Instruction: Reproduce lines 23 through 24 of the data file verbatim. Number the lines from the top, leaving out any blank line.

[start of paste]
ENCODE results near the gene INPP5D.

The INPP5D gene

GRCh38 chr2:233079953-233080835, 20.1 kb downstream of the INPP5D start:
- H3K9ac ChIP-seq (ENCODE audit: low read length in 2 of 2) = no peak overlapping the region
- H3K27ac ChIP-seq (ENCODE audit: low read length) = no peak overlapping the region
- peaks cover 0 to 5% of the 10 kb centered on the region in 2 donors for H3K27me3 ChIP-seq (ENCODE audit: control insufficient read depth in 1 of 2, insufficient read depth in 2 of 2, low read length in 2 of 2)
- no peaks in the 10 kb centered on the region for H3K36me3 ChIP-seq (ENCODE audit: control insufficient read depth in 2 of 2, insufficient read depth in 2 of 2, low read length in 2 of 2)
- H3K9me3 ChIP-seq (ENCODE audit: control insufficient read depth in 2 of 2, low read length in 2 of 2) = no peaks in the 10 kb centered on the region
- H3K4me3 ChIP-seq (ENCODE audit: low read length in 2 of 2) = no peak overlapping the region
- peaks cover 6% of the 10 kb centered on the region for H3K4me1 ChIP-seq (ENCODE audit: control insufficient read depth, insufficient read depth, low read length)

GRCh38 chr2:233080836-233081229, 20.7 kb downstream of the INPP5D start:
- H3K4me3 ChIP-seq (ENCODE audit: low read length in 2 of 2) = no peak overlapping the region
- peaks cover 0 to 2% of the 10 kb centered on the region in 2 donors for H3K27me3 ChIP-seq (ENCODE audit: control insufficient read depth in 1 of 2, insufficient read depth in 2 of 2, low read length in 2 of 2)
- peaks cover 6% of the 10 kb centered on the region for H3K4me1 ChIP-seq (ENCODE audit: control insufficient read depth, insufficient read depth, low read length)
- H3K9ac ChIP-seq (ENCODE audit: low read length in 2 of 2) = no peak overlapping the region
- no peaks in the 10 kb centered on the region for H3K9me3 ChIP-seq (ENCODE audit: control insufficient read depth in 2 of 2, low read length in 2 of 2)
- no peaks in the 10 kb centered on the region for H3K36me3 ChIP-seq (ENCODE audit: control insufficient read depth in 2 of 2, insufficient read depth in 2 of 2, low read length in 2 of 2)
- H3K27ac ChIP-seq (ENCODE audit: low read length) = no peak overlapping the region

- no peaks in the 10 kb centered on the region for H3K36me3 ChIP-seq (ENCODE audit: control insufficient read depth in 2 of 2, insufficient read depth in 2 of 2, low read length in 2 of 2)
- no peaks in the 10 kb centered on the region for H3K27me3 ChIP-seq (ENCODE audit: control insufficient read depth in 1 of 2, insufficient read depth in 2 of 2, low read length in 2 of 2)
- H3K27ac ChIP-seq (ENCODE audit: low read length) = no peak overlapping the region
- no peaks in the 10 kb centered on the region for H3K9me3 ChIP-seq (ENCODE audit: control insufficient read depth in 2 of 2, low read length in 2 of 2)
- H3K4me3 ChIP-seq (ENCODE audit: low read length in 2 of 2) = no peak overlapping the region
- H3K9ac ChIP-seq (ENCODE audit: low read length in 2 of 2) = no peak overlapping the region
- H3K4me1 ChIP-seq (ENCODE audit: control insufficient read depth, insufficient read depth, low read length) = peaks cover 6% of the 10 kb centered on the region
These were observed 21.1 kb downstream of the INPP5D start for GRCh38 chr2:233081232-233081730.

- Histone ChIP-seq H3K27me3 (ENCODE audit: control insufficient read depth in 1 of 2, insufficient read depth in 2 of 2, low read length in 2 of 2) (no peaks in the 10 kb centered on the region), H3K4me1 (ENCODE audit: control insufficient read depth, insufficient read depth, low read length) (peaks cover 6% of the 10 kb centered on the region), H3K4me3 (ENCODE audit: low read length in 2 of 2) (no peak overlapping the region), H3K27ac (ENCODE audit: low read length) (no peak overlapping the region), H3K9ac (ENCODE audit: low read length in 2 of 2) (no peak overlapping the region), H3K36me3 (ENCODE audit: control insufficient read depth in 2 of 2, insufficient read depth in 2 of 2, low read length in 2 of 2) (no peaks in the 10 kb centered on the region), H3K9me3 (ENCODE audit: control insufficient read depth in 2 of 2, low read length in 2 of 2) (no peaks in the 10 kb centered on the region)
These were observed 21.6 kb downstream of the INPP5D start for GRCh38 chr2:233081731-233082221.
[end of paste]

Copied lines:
- H3K4me3 ChIP-seq (ENCODE audit: low read length in 2 of 2) = no peak overlapping the region
- H3K9ac ChIP-seq (ENCODE audit: low read length in 2 of 2) = no peak overlapping the region